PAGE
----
The Washington PostDemocracy Dies in Darkness

Why we’re still arguing about abortion and regret

Years of research have shown that having a wanted abortion does not increase the risk of mental health problems but that restricting access to safe, legal abortions can cause harm, according to the American Psychological Association. (Chelsea Conrad/Washington Post Illustration)

Katie Watson spotted the words on the billboard while driving along a stretch of Interstate 65 in her home state of Indiana: “Many women regret their abortion.”

Watson, a medical ethicist, reproductive health expert and author of a book about abortion, was stunned. “My first reaction was: That’s not true. Research tells us it’s just factually false.”

“Do you mean ‘many’ like over 50 years nationally?” she said, recalling her thoughts as she drove past the sign in 2013. “Maybe they could all fit in a ballroom, and that would be many people. But the implication is the majority of women, and so it felt abusive, because it was a false statement intended to make women feel insecure about their own decision-making capacity.”

But for Kristan Hawkins, president of Students for Life of America, one of the country’s largest antiabortion groups, the billboard’s sentiment reflects her experiences. “I meet people all the time who come up to me, unprompted, and express their abortion regret and tell me their abortion story.”

The five words on that billboard get at the heart of a question that has been long debated and researched: Do women and other abortion patients commonly regret their abortions?

Experts say the idea that people regularly experience regret, negative emotions or mental health effects post-abortion can largely be traced back decades to crisis pregnancy centers. This belief has persisted and continued to wield influence in Congress and even among Supreme Court justicesdespite years of research showing that having a wanted abortion does not increase the risk of mental health problems but that restricting access to safe, legal abortions can cause harm, according to the American Psychological Association. In fact, analysis of data from the Turnaway Study — a landmark body of research studying the mental health, physical health and socioeconomic consequences of having an abortion compared with carrying an unwanted pregnancy to term — found that even though many women reported initially having difficulty with their decision, most continued to believe they made the right decision years later, and that feelings about their abortions, positive or negative, faded over time.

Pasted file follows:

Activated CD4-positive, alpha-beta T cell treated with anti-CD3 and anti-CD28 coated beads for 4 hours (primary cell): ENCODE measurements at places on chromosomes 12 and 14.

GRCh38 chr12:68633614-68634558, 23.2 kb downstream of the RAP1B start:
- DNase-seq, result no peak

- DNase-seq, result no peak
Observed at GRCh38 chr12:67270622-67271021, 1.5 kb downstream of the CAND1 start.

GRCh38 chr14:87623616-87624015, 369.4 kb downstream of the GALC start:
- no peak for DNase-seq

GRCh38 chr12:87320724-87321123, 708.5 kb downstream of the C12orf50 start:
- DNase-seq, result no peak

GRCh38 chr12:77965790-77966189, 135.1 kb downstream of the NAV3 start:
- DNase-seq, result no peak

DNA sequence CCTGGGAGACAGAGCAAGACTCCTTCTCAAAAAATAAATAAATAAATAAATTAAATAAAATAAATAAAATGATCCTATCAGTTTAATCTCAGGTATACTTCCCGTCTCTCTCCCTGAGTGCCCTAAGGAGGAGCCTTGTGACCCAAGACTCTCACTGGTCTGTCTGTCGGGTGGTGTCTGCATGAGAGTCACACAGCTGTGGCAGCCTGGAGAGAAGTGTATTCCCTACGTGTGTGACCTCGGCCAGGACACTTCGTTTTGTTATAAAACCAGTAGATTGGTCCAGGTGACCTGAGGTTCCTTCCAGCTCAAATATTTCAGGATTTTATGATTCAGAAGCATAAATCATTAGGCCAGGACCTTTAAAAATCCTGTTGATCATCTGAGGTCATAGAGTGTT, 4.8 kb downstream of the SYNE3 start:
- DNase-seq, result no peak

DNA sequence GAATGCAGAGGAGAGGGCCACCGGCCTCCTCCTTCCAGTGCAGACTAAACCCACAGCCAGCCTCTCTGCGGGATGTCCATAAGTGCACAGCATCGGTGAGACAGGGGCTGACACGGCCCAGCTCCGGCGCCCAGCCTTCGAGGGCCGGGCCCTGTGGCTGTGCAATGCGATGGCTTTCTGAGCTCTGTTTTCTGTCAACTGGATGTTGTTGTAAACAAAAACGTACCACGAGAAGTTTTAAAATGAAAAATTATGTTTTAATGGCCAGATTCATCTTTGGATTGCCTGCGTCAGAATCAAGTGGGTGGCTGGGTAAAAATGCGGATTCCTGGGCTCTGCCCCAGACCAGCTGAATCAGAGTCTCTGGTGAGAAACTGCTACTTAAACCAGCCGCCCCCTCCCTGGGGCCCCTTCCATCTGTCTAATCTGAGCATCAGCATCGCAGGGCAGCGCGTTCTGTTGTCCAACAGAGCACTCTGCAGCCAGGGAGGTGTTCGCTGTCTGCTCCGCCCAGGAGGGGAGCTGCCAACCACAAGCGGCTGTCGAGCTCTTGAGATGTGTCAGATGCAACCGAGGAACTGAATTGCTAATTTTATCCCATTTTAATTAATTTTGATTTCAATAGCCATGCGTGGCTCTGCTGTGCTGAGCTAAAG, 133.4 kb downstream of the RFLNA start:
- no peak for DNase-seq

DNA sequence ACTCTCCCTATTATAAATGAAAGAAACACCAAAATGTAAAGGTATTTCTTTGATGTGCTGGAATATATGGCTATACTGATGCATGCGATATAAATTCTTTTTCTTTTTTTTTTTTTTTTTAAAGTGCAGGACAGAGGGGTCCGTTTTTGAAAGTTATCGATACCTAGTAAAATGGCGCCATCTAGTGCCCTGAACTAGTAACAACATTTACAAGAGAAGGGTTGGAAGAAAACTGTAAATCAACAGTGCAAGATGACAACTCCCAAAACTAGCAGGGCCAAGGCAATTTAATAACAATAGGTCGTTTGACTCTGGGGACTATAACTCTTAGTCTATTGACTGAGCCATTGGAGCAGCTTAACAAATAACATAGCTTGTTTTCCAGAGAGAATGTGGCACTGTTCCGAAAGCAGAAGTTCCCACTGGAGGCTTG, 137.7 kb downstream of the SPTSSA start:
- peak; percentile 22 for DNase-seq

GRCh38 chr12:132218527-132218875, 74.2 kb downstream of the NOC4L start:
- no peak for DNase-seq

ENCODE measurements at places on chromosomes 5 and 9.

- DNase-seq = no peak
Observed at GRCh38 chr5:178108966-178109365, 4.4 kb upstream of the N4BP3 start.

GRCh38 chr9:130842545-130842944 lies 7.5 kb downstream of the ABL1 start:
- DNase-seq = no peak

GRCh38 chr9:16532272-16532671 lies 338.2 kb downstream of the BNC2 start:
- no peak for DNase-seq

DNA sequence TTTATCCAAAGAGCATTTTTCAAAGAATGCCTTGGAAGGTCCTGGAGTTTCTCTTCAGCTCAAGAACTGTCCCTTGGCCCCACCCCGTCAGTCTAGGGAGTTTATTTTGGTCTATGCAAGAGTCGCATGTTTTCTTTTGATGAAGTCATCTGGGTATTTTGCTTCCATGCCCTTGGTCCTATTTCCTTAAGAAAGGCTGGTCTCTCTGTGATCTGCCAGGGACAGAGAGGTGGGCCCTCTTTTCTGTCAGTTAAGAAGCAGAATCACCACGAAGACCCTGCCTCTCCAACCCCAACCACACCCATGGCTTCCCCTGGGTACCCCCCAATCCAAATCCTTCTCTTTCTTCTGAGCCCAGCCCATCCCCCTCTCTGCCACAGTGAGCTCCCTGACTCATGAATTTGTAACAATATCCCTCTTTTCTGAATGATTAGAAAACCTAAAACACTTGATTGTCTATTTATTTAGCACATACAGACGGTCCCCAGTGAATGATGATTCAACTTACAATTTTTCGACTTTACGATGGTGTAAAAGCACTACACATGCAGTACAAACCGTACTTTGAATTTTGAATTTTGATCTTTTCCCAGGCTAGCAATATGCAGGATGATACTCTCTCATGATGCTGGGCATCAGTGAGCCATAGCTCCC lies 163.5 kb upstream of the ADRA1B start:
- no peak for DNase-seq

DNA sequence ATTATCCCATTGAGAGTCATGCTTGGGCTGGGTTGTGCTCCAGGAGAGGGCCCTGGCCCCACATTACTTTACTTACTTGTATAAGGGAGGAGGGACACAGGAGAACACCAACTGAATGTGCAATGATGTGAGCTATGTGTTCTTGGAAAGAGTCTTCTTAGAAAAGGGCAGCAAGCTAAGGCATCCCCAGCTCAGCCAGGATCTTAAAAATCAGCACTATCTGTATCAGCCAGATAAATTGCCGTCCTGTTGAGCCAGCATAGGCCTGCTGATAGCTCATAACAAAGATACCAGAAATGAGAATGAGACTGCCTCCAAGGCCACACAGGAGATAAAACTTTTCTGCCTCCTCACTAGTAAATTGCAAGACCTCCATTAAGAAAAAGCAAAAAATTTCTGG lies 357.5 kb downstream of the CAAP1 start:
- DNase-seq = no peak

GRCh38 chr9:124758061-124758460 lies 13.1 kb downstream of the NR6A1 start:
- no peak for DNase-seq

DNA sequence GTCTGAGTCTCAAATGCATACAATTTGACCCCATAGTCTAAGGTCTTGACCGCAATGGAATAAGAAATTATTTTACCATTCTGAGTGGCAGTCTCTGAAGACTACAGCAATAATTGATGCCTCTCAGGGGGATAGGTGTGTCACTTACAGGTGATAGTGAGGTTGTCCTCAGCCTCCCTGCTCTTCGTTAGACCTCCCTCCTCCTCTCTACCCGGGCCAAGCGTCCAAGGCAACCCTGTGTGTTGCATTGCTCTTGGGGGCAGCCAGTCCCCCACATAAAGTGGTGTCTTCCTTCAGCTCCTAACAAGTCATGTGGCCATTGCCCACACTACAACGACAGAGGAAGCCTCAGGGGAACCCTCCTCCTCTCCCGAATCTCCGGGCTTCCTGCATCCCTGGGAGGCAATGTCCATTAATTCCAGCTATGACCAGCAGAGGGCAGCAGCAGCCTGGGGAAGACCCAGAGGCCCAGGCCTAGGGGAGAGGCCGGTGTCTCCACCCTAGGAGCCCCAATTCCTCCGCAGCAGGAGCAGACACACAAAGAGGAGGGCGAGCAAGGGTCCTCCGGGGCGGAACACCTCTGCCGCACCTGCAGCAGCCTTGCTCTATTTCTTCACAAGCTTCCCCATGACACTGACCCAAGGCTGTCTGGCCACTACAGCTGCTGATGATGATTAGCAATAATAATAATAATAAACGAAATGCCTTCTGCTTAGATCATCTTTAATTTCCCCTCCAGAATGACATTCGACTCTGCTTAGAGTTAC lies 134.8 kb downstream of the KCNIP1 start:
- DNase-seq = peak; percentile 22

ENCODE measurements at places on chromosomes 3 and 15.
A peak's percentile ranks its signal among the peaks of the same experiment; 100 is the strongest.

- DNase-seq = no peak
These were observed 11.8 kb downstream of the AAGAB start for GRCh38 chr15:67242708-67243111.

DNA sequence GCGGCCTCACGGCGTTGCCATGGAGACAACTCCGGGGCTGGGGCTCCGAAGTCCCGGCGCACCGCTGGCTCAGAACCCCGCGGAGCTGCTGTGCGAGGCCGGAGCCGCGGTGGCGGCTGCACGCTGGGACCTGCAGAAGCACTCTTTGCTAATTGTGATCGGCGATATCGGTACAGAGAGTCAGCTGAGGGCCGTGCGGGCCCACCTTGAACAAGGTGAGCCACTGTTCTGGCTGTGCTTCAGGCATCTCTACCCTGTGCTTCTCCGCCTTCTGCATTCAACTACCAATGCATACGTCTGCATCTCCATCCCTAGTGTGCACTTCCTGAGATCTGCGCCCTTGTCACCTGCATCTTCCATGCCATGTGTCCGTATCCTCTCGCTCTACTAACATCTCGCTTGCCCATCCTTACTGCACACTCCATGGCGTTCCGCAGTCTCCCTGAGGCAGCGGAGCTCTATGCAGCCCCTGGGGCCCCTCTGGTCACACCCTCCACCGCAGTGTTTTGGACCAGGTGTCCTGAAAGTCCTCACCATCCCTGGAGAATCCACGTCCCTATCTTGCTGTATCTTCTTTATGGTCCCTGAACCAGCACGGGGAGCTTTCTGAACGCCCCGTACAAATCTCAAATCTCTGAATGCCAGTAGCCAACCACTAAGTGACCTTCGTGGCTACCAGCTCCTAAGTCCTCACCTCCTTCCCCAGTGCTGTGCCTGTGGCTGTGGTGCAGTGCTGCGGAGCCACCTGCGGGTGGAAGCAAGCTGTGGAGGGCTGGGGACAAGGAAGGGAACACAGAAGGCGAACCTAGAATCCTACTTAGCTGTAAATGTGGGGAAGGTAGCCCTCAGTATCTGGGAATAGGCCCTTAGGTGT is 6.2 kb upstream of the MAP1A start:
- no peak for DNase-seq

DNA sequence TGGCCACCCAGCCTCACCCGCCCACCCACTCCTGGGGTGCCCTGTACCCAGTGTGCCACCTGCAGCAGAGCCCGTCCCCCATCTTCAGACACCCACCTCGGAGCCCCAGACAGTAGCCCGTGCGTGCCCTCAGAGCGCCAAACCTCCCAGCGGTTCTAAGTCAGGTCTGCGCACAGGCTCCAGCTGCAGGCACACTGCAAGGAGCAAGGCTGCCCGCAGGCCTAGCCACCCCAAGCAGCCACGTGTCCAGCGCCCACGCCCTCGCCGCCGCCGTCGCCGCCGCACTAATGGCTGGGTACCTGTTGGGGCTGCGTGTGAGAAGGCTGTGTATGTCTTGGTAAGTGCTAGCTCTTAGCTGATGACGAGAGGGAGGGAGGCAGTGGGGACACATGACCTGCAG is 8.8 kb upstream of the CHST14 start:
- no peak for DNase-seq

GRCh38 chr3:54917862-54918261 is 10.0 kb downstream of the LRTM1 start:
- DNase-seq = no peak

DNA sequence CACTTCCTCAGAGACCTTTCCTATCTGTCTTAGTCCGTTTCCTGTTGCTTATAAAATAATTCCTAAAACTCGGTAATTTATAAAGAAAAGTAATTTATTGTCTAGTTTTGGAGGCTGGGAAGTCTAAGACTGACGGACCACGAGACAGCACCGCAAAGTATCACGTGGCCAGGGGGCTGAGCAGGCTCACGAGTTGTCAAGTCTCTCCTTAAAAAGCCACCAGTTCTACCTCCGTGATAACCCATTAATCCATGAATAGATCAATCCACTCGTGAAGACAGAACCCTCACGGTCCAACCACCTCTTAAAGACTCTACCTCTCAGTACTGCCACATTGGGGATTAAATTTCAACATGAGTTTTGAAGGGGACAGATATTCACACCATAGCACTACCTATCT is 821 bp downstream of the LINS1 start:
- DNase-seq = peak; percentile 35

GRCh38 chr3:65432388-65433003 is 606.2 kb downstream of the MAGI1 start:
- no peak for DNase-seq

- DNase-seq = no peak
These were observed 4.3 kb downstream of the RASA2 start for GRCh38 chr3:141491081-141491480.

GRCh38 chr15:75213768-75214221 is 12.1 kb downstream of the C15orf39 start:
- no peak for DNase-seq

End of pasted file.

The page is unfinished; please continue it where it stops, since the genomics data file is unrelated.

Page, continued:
But, experts say, much of the public discourse about post-abortion feelings tends to overlook a key point: “The reactions to abortion are as complex and as varied as women are,” said Kimberly Kelly, an associate professor of sociology at Mississippi State University who researches abortion activism in the United States.

With hundreds of thousands of abortions reported yearly in the United States, “it would be very weird if everybody had the same emotional experience,” said Katrina Kimport, a professor in the Advancing New Standards in Reproductive Health program at the University of California at San Francisco. “We certainly don’t expect that for really anything else. If we think about a live birth, people have a whole range of emotional responses to it.”

Origins of ‘abortion regret’

In the early 1970s, crisis pregnancy centers began developing and promoting “biblically based counseling programs” for women who have had abortions, according to a peer-reviewed paper titled “The spread of ‘Post Abortion Syndrome’ as social diagnosis.” The idea that people needed help coping with the purported psychological effects of abortions came to be known among antiabortion activists as “post-abortion syndrome,” or PAS. These centers have become the “dominant force in spreading PAS claims at the grassroots level and have increasing success translating these claims into federal and state policy despite staunch resistance from pro-choice advocates,” the article noted. (There are now about 2,500 centers nationwide, according to a map created by researchers at the University of Georgia.)

According to activists, the symptoms of PAS, also known as “post-abortion stress,” “post-abortion grief” and “post-abortion trauma,” include “depression; an inability to connect with one’s emotions; excessive use of drugs or alcohol; low self-esteem; isolation; nightmares; regret, grief; anxiety; flashbacks; denial that any negative event occurred; repression of one’s true feelings; and/or suicidal thoughts,” the paper said.

“Post-abortion syndrome is not real,” said Kelly, the paper’s author. “These advocates are arguing that PAS is a universal reaction to abortion and that justifies restricting it to prevent women from harming themselves and others.”

Although it is possible to feel regret after an abortion, it is “not common, and even when women do experience regret, that’s not a sign of mental illness,” she said. “You can have decision regret about abortion, about pregnancy, about motherhood, about many things without it actually triggering a serious mental health condition.”

Normalizing claims about “abortion regret” can serve additional purposes for the antiabortion movement, Kimport said. For one, she said, it was a way to address the movement’s challenge to present themselves as not only caring about the fetus, but also caring about the pregnant person.